What's good? Well equipped. Stylish.
The Nissan X-Trail is no longer a mum's favourite 4x4; it's officially a crossover. This means it needs to offer the looks and drive of a 4x4 with the practicability of a hatchback. The new X-Trail is much different to the older car as I found out, so join me to see what's what.
The new X-Trail is 76mm longer in the wheelbase than the old model and that translates to a 60mm increase in overall length, something which current X-Trail owners will no doubt appreciate. Despite the extra length, the X-Trail looks quite compact, although it's obviously much larger than a Nissan Juke and it even dwarfs a Range Rover Evoque. Acenta trim bags LED daytime running lights and 17-inch alloys, which look fantastic with the car sitting 5mm lower than the previous model, and the car retains black plastic wheel trim surrounds and a black plastic rear diffuser to add to the off-road appeal.
This is also one of the more interesting crossovers to look at from the front. Nissan has designed the headlights so that they sweep into the side pillars and they look great, as does the chrome 'V' accent on the gloss black grille - a feature which comes as standard on Acenta specification models.
Overall, the new X-Trail crossover is the best looking X-Trail yet.
The Nissan X-Trail is powered exclusively by a 1.6-litre dCi engine, which is a turbocharged diesel unit that produces 128 bhp and 236 lb /ft of torque - the same torque you get from a 2.0 TDI in any Volkswagen. This is impressive, but the decision to power the X-Trail by a small engine means compromises have been made. Notably, the X-Trail is rather one-dimensional out on the road, being neither sporty or relaxing. The engine delivers maximum torque low enough in the rev range but it's not the smoothest unit and it fails to feel like a bigger engine, something which 4x4s always benefit from.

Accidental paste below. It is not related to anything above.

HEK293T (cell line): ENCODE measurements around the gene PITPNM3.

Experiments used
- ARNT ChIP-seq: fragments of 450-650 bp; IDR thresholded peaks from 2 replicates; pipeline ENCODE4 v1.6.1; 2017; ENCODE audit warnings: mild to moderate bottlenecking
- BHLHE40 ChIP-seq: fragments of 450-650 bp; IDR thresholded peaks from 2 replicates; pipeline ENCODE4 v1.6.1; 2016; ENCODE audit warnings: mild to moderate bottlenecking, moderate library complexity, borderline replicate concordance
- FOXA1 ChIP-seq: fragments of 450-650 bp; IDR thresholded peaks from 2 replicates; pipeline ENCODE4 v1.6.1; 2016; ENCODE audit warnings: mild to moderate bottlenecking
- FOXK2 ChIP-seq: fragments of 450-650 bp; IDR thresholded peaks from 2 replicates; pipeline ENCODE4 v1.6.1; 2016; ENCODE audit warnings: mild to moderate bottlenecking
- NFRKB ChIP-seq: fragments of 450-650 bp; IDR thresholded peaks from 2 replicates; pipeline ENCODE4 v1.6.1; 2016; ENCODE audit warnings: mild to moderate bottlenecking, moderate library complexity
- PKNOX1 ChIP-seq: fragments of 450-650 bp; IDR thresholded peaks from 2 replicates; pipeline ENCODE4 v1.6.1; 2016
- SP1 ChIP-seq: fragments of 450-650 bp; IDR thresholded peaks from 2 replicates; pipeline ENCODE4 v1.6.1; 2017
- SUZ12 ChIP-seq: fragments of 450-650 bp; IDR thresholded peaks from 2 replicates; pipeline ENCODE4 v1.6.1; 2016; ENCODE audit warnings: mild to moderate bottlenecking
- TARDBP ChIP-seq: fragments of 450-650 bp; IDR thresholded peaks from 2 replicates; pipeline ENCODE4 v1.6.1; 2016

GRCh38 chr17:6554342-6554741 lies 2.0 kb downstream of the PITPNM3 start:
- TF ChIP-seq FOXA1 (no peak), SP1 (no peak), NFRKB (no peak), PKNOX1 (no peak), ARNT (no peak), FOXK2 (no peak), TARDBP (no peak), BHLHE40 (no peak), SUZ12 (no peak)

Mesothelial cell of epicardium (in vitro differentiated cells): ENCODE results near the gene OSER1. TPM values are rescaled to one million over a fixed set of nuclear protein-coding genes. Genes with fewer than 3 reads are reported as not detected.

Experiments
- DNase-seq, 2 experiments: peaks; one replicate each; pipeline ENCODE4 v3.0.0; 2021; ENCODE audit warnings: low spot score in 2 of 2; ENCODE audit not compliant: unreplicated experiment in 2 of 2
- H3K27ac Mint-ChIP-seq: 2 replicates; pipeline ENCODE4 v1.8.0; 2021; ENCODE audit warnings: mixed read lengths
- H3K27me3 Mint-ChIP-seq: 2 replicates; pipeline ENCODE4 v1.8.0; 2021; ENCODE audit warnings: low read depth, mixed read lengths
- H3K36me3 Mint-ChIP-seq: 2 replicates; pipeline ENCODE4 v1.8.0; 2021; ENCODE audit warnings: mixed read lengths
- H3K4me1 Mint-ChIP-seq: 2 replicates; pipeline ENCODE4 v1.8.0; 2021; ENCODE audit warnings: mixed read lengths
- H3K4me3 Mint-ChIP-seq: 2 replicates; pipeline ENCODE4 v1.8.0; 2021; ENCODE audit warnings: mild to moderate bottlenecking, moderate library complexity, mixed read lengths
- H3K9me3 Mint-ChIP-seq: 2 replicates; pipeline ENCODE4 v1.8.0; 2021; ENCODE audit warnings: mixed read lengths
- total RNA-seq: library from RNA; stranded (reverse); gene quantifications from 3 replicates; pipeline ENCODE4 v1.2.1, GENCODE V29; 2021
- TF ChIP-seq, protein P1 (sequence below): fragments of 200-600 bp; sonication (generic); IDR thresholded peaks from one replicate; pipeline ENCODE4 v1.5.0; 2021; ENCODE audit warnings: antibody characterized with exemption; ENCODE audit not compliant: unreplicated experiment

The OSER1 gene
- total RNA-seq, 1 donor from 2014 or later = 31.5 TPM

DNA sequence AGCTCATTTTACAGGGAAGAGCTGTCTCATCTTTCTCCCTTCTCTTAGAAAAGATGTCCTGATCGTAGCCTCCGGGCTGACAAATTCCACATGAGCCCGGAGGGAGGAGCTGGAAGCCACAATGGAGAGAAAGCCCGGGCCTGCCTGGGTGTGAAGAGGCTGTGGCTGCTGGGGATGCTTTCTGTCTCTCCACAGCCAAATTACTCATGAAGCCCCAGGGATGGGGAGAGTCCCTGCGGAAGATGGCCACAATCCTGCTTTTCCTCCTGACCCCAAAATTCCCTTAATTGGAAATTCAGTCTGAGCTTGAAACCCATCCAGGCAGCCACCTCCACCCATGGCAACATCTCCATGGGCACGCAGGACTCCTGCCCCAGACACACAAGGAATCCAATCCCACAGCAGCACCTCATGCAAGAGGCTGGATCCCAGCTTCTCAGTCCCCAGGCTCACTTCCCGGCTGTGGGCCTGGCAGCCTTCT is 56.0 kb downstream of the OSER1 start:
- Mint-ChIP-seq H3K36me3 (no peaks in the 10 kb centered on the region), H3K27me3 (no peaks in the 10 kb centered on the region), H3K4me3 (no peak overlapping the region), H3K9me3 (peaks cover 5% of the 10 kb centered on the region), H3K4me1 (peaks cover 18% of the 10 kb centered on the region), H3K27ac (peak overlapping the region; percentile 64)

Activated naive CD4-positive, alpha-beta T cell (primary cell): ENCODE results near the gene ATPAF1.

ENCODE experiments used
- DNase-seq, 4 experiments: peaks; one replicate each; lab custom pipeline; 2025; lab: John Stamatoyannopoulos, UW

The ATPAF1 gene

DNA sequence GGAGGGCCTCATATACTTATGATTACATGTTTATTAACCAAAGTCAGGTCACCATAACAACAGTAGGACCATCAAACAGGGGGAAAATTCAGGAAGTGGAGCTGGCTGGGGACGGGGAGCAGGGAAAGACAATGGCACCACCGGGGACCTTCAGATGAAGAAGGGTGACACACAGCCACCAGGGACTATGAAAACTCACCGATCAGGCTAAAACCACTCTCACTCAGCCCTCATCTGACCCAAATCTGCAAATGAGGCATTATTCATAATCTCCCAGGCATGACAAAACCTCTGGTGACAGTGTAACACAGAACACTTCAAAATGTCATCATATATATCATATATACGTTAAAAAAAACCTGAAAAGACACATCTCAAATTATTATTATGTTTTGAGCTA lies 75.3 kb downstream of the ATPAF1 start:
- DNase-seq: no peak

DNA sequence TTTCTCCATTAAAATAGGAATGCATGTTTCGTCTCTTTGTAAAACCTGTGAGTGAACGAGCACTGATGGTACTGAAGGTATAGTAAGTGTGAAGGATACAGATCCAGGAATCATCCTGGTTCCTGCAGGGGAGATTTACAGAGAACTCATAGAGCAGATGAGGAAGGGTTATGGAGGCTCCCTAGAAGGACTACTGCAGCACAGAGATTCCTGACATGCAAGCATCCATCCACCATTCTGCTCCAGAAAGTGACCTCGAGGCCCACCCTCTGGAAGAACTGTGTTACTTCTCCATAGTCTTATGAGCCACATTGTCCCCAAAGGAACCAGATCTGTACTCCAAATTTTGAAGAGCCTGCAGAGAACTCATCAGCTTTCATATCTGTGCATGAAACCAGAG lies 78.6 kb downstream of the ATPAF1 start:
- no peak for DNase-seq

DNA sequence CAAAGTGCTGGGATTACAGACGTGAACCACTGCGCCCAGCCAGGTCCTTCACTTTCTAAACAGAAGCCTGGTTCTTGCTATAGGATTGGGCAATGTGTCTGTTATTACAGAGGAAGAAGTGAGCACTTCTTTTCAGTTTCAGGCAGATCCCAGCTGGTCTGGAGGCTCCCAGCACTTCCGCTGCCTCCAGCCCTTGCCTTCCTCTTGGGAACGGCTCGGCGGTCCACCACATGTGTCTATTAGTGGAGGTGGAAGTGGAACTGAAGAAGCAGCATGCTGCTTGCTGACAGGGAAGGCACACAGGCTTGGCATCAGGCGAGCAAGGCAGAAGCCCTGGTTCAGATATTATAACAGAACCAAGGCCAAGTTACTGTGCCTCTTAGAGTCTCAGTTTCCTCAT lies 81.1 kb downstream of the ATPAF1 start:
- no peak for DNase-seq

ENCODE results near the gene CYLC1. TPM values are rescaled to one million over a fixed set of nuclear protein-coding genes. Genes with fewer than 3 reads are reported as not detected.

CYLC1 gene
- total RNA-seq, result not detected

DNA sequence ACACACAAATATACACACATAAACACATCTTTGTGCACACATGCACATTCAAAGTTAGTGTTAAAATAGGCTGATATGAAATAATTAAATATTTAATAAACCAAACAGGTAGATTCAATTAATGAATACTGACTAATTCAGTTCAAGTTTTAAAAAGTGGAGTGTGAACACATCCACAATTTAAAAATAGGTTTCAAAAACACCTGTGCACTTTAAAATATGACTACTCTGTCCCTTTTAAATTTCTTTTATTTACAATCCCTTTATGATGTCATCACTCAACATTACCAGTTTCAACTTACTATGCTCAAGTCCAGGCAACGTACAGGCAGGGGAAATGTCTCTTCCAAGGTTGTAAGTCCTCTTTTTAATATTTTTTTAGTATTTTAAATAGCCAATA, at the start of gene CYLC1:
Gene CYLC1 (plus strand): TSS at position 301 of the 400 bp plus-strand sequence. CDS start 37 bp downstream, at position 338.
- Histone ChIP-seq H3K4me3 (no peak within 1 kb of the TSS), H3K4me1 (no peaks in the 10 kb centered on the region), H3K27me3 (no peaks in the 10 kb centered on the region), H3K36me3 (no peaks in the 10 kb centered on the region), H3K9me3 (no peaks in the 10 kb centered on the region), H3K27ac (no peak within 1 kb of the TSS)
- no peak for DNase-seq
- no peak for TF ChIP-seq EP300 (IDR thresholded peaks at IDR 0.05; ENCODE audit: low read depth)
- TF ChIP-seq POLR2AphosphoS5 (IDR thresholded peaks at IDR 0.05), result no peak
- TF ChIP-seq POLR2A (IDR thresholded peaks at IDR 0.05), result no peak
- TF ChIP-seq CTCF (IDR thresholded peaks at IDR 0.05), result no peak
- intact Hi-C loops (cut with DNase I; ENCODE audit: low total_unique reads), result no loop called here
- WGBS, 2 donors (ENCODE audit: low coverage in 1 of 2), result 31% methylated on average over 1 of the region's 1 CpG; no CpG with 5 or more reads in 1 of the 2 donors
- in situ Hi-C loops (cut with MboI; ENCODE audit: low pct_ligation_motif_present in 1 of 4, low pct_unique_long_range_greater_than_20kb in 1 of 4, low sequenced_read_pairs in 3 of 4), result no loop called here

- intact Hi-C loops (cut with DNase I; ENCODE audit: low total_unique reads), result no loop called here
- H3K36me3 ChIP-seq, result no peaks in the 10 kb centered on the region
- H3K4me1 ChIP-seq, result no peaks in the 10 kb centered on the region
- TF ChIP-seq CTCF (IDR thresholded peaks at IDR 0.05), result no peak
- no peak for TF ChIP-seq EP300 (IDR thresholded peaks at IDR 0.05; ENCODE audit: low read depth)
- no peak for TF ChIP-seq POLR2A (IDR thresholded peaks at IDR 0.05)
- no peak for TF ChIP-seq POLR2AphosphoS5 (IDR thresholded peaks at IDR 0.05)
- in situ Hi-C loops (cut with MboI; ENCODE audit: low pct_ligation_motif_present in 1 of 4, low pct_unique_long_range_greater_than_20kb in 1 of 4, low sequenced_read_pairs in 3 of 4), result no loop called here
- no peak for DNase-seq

This version of the X-Trail has four-wheel-drive. This makes the car heavier, and this affects performance and economy, although I'll get on to that later. In the wet the X-Trail's 4WD system really comes into its own and inspires confidence. That is, until you hit a corner. The X-Trail is a big car, and it handles like one too, with plenty of body roll and not much responsiveness at higher speeds. Around town though it feels just fine, with a sharp turning circle and light steering. The short gear ratios also make nipping in and out of traffic pretty easy.
On the motorway is where the X-Trail feels most comfortable. With cruise control on, you can easily talk to passengers without raising your voice thanks to a high level of refinement and wind noise insulation.
Inside the Nissan X-Trail is a mixture of quality and ruggedness. It has a pleasant and usable cabin with centrally mounted controls and centrally mounted dials. Compared to the old car, the new one is much fresher, and has cast aside the unusual seat fabrics. I would say that there's a lack of imagination in the cabin but overall the dark materials and soft touch plastics make for a nice place to be and travel in.
Other than that, there's not really much to talk about where design is concerned. Where practicability is concerned, the X-Trail has a substantial 550-litre boot that's extremely well designed for large items and it's more than enough for weekly grocery shops. In the back of the car, the rear bench is spacious and comfortable, although the plush front door materials do not carry over into the rear.
There's a reason the X-Trail's headline engine is a 1.6-litre diesel - economy. But in 4WD trim, the engine fails to impress - Nissan claim you will get 53.3 miles per gallon, but I have only ever managed 38.8 miles per gallon on a 200 mile round trip. CO2 emissions are also poor at 139 g/km which translates to annual car tax of £130. This isn't impressive.
Trim and equipment
Standard equipment on this car includes 17-inch alloy wheels, black front grille, rear privacy glass, 5-inch HD colour TFT screen, leather covered gear knob and steering wheel, panoramic sun roof, power folding and heated mirrors, electric windows all round, automatic lights and wipers, start/stop, cruise control, and dual-zone climate control.
The X-Trail is also available in Visia, N-Tec, and Tekna trims. In my opinion, Acenta is the best value for money, with this car coming in at just £26,495.
The Nissan X-Trail is a decent car; it's stylish, practical, and it drives well enough. If you're looking for a family car with these qualities I reckon you can't go wrong, but if you're looking for something that's going to make you smile whenever you drive, this car isn't for you. If you're interested in the Nissan X-Trail, I recommend choosing a 2WD version for they are lighter and more efficient.